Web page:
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Remote Versus Local Controls of East Pacific Intraseasonal Variability

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February 14, 2012
Adam Rydbeck
Hosted by Eric Maloney (advisor), Thomas Birner, Jeffrey Niemann (Civil and Environmental Engineering)

Abstract

The Madden-Julian Oscillation (MJO) is the dominant mode of tropical intraseasonal variability and propagates eastward at 5 m/s with primary signals in wind and precipitation. During boreal summer, interactions between intraseasonal variability in the eastern Hemisphere and the east Pacific warm pool are often described as a local amplification of the propagating MJO. However, the precise mechanism by and degree to which intraseasonal variability in the eastern Hemisphere affects the east Pacific warm pool is not well understood. One school of thought holds that the MJO initiates a dry intraseasonal Kelvin wave response in the west Pacific that rapidly propagates into the Western Hemisphere and initiates intraseasonal convective variability there.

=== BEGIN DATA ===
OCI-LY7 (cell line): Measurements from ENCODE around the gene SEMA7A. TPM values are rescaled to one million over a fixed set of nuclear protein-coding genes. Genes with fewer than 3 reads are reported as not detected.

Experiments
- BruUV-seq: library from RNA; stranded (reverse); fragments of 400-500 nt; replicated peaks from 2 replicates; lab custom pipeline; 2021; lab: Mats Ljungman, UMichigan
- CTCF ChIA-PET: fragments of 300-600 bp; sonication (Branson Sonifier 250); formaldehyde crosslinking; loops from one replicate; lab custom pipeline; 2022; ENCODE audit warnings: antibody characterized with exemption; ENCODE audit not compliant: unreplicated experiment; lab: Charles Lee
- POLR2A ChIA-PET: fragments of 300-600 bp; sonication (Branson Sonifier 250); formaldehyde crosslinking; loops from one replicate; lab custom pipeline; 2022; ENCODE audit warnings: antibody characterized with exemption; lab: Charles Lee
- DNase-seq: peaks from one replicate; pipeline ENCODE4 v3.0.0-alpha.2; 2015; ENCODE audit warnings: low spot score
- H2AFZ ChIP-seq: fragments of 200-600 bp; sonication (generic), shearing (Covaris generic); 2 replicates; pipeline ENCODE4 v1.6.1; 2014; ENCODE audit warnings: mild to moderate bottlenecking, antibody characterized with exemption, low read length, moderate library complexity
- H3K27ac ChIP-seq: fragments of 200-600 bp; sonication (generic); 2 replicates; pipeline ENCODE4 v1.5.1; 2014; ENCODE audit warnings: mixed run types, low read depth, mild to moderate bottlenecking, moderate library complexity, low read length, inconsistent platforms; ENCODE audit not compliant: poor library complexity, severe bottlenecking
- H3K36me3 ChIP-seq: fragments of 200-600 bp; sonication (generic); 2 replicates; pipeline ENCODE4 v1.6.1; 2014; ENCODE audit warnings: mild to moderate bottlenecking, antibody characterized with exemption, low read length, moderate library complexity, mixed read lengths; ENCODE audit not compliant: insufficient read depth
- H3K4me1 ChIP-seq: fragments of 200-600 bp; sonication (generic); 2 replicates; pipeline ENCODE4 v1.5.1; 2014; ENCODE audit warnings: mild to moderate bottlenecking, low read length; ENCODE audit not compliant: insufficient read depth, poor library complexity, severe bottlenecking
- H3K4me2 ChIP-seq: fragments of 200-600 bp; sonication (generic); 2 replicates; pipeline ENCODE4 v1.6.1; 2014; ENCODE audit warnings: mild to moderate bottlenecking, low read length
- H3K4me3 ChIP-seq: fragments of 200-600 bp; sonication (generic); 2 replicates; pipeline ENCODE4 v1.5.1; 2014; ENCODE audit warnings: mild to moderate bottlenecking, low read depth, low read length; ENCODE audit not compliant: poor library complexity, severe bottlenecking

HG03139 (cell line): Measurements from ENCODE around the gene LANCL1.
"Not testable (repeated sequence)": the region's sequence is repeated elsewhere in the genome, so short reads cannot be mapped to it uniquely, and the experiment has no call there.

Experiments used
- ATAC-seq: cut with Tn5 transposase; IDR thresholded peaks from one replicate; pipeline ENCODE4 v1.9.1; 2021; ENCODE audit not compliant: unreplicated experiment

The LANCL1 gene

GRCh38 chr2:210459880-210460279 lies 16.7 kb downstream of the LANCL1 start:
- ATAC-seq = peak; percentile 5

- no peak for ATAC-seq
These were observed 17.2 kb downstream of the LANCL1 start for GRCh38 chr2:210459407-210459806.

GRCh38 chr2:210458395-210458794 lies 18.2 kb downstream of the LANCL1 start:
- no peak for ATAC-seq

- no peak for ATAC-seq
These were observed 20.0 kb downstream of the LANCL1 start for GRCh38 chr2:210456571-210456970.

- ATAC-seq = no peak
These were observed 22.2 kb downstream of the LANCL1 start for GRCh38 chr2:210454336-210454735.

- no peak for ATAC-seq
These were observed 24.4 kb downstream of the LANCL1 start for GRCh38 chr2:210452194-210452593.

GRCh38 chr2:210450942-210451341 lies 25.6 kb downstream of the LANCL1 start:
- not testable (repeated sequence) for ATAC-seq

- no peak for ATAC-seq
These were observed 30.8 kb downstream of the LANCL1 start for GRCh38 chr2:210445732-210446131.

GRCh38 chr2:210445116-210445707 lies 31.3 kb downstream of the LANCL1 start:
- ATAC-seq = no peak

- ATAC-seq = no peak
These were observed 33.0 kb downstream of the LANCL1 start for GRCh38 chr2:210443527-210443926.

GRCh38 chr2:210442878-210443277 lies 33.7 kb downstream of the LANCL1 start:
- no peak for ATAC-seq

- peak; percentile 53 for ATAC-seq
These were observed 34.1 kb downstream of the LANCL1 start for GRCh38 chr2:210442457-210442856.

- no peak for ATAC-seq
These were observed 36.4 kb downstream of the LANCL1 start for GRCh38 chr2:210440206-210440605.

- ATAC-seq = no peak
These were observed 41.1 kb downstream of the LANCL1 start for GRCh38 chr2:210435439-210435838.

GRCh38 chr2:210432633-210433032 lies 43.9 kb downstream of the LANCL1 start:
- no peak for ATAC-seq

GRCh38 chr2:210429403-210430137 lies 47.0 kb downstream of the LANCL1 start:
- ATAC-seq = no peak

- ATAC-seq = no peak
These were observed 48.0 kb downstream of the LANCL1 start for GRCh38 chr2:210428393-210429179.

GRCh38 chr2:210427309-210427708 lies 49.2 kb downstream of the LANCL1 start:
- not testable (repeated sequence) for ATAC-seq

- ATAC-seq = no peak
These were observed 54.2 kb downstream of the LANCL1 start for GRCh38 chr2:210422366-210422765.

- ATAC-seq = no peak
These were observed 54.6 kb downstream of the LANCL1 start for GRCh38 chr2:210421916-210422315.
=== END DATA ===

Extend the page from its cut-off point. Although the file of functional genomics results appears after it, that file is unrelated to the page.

To quantify the relationship between the source (eastern Hemisphere) and amplification region (east Pacific warm pool), sensitivity tests in two separate models are used to determine the importance of local versus remote controls of east Pacific warm pool intraseasonal variability. The two models include the National Center for Atmospheric Research Community Atmosphere Model 3 (CAM3) and the International Pacific Research Center Regional Atmosphere Model (IRAM). The two models use different schemes to isolate the east Pacific from eastward-propagating intraseasonal variability that impinges from the west. Removing the influence of the MJO on the east Pacific warm pool in these two models reveals different insights into local versus remote control of intraseasonal variability in the east Pacific. The CAM3 produces comparable intraseasonal variability in winds and precipitation in the east Pacific when Kelvin wave signals from the west are removed, suggesting that the Eastern Hemisphere MJO helps to pace east Pacific intraseasonal variability, although east Pacific variability can exist in isolation from the MJO. However, the IRAM has very small east Pacific intraseasonal variability when isolated from global MJO signals.